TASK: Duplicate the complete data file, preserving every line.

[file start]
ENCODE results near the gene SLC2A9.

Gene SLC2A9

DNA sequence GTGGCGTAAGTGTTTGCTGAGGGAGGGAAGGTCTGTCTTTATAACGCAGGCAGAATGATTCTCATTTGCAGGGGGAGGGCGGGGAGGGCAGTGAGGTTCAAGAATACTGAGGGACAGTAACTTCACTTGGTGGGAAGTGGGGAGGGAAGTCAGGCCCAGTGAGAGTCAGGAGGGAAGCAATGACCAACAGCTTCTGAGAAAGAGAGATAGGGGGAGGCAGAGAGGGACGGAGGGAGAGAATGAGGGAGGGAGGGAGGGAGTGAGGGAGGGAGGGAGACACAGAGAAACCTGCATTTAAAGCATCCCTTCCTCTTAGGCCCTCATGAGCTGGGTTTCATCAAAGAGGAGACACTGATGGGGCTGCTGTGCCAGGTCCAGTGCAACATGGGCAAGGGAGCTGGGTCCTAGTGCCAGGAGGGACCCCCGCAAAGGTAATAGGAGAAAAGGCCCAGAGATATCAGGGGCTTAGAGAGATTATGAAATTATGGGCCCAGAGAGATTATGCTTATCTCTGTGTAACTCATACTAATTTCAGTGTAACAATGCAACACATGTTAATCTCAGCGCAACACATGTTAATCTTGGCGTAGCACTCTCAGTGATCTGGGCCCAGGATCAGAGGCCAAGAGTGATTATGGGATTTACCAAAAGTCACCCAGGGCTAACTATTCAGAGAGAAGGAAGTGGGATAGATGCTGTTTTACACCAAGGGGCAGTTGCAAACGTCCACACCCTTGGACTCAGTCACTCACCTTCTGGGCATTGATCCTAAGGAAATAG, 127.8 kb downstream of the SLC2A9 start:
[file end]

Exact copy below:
ENCODE results near the gene SLC2A9.

Gene SLC2A9

DNA sequence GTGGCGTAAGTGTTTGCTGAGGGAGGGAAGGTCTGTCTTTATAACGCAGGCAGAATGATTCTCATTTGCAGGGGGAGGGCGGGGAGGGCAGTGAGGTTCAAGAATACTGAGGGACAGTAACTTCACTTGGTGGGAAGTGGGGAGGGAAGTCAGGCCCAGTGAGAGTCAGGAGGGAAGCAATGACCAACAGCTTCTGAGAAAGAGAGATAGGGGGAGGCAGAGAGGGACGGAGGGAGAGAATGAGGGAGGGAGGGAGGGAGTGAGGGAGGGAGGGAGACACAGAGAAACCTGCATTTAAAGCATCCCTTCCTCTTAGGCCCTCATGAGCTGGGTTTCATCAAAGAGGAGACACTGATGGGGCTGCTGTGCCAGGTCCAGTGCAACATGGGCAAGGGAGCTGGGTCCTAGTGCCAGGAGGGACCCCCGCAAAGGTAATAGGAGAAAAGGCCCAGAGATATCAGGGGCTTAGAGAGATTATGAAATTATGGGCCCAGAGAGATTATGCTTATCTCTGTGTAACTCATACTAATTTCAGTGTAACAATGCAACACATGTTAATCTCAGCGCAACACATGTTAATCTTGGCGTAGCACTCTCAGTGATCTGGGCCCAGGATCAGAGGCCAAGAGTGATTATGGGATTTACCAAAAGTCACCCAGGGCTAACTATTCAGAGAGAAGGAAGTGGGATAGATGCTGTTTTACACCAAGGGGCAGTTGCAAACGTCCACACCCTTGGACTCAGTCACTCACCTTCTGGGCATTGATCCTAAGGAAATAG, 127.8 kb downstream of the SLC2A9 start: